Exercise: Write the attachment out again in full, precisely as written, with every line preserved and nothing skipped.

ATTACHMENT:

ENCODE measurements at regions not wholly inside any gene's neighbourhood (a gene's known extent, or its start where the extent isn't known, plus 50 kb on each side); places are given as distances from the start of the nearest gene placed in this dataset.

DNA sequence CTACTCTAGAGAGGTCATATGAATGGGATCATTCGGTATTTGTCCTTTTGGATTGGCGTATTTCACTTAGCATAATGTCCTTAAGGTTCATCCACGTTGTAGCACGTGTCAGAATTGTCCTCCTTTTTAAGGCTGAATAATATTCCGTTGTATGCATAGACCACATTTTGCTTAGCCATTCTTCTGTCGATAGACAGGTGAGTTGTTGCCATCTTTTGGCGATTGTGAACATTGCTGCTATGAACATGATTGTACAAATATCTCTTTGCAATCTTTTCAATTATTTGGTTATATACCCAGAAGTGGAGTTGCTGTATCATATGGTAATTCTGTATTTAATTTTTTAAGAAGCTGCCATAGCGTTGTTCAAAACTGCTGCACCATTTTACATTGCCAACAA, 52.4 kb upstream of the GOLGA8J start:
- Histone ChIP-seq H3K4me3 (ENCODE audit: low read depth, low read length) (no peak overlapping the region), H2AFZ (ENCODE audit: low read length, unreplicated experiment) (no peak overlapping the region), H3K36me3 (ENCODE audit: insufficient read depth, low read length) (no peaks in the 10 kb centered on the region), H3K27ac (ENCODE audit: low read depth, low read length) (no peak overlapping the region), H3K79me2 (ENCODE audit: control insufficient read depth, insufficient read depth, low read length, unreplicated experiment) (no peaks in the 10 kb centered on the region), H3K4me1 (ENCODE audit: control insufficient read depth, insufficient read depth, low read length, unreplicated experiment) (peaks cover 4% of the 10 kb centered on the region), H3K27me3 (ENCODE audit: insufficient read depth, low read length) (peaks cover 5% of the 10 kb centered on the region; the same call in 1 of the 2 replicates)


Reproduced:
ENCODE measurements at regions not wholly inside any gene's neighbourhood (a gene's known extent, or its start where the extent isn't known, plus 50 kb on each side); places are given as distances from the start of the nearest gene placed in this dataset.

DNA sequence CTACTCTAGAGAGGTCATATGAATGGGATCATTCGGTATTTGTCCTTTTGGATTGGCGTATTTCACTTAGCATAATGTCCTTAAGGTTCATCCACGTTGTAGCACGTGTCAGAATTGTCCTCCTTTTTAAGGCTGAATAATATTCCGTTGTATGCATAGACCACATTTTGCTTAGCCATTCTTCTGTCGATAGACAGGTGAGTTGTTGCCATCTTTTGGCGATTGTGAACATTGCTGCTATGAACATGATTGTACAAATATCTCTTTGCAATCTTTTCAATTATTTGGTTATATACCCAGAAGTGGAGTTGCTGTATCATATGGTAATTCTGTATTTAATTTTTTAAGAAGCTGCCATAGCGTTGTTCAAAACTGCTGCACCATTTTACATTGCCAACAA, 52.4 kb upstream of the GOLGA8J start:
- Histone ChIP-seq H3K4me3 (ENCODE audit: low read depth, low read length) (no peak overlapping the region), H2AFZ (ENCODE audit: low read length, unreplicated experiment) (no peak overlapping the region), H3K36me3 (ENCODE audit: insufficient read depth, low read length) (no peaks in the 10 kb centered on the region), H3K27ac (ENCODE audit: low read depth, low read length) (no peak overlapping the region), H3K79me2 (ENCODE audit: control insufficient read depth, insufficient read depth, low read length, unreplicated experiment) (no peaks in the 10 kb centered on the region), H3K4me1 (ENCODE audit: control insufficient read depth, insufficient read depth, low read length, unreplicated experiment) (peaks cover 4% of the 10 kb centered on the region), H3K27me3 (ENCODE audit: insufficient read depth, low read length) (peaks cover 5% of the 10 kb centered on the region; the same call in 1 of the 2 replicates)